The Electrical Life of Louis Wain Cast: A Vague Visages guide for every main performer and character in Will Sharpe’s 2021 Amazon Prime movie.
Army of the Dead Soundtrack: A Vague Visages guide for every featured song in Zack Snyder’s 2021 Netflix movie.
“The ‘cinematic’ moviegoing experience is gradually taking shape once more, not just the notion of spectacle, but stimulation of the mind and conscience.”
How did the French film industry suddenly change its attitude towards Netflix? And how did Netflix become an advocate for film heritage preservation? Here’s a report by Alina Hirschhausen.
Seance Cast: A Vague Visages guide for every main performer and character in Simon Barrett’s 2021 Shudder movie.
“‘Kid 90’ is a story that could have used more unguarded introspection.”
Blood Brothers Soundtrack: A Vague Visages guide for every featured song in Marcus A. Clarke’s 2021 Netflix documentary about Malcolm X and Muhammad Ali.
Worth Cast: A Vague Visages guide for every main performer and character in Sara Colangelo’s Netflix movie.
Memory and Style: The Threads of a Collective Experience in Marcel Ophuls’ ‘The Sorrow and the Pity’
“‘The Sorrow and the Pity’ is surgical and functional, yet unquestionably a reflection of the imagination of an artist.”
“Loznitsa’s ‘State Funeral’ is an important reflection on the moving image.”
“‘Queen Marie’ may not be a modern historical classic, but its wink-of-the-eye moments subtly inform the audience about the filmmakers’ intent. That, I can appreciate.”
“Don’t be surprised if ‘Street Gang: How We Got to Sesame Street’ leaves you wanting more — that’s often the mark of something special.”
“Roger Ebert once wrote ‘it’s not what a film is about, it’s how it is about it,’ and it’s this phrase that I usually return to when thinking about cinema that deals with humanity’s worst impulses.”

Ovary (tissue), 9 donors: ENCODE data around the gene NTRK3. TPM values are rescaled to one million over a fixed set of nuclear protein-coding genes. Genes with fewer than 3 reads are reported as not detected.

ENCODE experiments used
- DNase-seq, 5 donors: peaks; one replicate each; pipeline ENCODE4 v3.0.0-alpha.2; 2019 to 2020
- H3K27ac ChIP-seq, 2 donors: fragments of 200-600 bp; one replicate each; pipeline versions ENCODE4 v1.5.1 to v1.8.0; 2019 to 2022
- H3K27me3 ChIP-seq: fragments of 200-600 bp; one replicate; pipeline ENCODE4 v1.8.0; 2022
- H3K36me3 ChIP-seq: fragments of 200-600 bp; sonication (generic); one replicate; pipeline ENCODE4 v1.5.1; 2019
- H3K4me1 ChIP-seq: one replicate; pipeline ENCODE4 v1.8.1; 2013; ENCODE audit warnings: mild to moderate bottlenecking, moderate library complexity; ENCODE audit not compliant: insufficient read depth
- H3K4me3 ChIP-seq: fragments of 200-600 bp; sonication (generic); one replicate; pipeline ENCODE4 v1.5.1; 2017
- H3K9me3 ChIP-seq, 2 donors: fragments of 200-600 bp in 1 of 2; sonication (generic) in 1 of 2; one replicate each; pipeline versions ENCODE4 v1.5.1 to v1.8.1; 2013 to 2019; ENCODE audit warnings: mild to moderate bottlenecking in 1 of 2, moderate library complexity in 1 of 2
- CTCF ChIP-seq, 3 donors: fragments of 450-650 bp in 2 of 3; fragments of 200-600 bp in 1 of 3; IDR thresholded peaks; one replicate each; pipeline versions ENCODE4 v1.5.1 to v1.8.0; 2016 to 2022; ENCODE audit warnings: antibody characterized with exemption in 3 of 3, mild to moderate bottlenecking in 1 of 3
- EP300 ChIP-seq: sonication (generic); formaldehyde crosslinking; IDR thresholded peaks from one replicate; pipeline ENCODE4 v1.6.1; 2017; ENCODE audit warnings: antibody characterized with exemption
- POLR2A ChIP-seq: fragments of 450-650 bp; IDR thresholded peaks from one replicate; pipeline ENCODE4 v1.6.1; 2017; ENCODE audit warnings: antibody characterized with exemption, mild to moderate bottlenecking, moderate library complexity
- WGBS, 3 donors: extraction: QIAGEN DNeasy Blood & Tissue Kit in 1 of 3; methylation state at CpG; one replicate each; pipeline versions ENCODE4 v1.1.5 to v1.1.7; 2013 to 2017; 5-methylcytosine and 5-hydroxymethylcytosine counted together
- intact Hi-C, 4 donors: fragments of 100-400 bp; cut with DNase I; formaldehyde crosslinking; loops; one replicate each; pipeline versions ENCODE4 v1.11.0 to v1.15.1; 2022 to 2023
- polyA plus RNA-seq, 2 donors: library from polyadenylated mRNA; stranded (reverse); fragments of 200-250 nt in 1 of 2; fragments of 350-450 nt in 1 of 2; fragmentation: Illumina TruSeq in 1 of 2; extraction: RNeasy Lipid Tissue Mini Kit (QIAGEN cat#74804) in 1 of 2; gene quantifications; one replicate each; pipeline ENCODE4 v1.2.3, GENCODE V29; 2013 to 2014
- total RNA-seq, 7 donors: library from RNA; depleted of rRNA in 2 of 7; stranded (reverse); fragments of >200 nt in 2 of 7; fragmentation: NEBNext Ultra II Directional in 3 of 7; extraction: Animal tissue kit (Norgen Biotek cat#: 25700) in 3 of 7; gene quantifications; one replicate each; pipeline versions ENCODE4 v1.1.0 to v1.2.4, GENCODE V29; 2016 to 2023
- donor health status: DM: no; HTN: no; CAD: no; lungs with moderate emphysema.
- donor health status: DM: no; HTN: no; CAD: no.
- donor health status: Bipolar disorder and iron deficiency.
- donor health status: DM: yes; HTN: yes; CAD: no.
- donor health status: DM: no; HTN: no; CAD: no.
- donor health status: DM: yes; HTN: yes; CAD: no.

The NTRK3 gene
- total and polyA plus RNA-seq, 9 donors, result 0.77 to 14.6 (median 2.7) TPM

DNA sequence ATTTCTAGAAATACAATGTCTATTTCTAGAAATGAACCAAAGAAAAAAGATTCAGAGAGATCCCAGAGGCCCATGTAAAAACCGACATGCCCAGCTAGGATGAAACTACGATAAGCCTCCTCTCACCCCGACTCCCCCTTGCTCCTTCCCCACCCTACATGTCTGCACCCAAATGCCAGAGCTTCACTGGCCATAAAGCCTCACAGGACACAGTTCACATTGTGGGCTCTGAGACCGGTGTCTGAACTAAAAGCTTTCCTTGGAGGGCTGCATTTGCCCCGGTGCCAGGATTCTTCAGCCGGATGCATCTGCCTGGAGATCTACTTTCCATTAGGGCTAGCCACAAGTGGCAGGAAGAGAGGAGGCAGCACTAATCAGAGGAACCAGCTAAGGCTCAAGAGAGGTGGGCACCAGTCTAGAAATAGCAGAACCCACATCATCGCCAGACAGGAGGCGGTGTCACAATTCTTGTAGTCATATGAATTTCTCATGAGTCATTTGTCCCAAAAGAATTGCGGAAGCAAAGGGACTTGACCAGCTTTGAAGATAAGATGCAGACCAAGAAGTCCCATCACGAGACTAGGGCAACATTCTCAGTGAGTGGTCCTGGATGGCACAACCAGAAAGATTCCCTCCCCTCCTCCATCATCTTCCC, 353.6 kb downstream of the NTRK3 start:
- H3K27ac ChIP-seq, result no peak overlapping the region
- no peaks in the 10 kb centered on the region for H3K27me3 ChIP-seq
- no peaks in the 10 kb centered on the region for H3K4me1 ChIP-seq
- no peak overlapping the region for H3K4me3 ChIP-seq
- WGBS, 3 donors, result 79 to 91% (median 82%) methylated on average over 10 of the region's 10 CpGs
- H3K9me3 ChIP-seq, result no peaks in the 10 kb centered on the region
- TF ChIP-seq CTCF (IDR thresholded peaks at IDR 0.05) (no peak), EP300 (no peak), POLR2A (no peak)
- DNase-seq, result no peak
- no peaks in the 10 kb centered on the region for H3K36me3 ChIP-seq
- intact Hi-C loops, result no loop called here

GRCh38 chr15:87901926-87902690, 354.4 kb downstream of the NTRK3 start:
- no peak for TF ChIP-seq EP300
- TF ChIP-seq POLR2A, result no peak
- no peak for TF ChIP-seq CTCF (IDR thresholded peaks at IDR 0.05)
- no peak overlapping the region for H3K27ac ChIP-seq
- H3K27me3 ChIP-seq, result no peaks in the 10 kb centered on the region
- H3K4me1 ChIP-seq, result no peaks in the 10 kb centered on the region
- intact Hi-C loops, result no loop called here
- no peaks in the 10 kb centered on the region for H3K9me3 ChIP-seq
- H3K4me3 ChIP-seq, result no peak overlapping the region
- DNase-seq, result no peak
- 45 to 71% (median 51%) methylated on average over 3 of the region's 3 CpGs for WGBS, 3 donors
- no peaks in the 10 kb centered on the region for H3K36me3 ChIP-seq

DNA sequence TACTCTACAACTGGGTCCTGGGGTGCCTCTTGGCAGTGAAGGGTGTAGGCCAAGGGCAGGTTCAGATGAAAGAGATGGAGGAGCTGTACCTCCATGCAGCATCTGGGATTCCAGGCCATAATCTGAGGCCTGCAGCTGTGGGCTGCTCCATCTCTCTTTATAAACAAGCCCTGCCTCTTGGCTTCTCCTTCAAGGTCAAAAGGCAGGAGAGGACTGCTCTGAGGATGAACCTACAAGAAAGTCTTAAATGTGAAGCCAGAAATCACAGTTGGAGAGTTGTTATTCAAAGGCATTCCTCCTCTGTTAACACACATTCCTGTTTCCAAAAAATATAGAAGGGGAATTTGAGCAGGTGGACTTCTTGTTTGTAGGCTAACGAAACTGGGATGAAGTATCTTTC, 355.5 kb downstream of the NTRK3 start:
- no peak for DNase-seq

“Both emotionally and narratively, ‘The Man Standing Next’ is an easy story to get lost in.”
“It may seem strange to qualify Mertens’ audaciously original production as ‘horror’ when it has no gory set pieces, jump scares, monsters or special effects. Yet, despite a lack of these things, ‘Time of Moulting’ is very much a horror film.”
“As much as I love a good story, the best movies always transport me, in an intangible sense, through the base elements.”
“Greyhound’s inability to venture further into the depths of wartime psychology leaves it susceptible to being forgotten just as quickly as it emerged.”
“In my hatred for the Bond franchise, I feel I may have done a disservice to its star. I have always had a tendency to discount Sean Connery as an exquisitely sculpted statue, capable of filling out a tuxedo very nicely but little else.”
“Jened’s real-life teen angst and its participants’ hopes and dreams — from endless makeout sessions to the hysterical aftermath of a crab outbreak — are as horny, heartfelt and human as it gets.”
“There is a danger and dynamism to 20s cinema which was gradually eradicated by the standardisation of production processes.”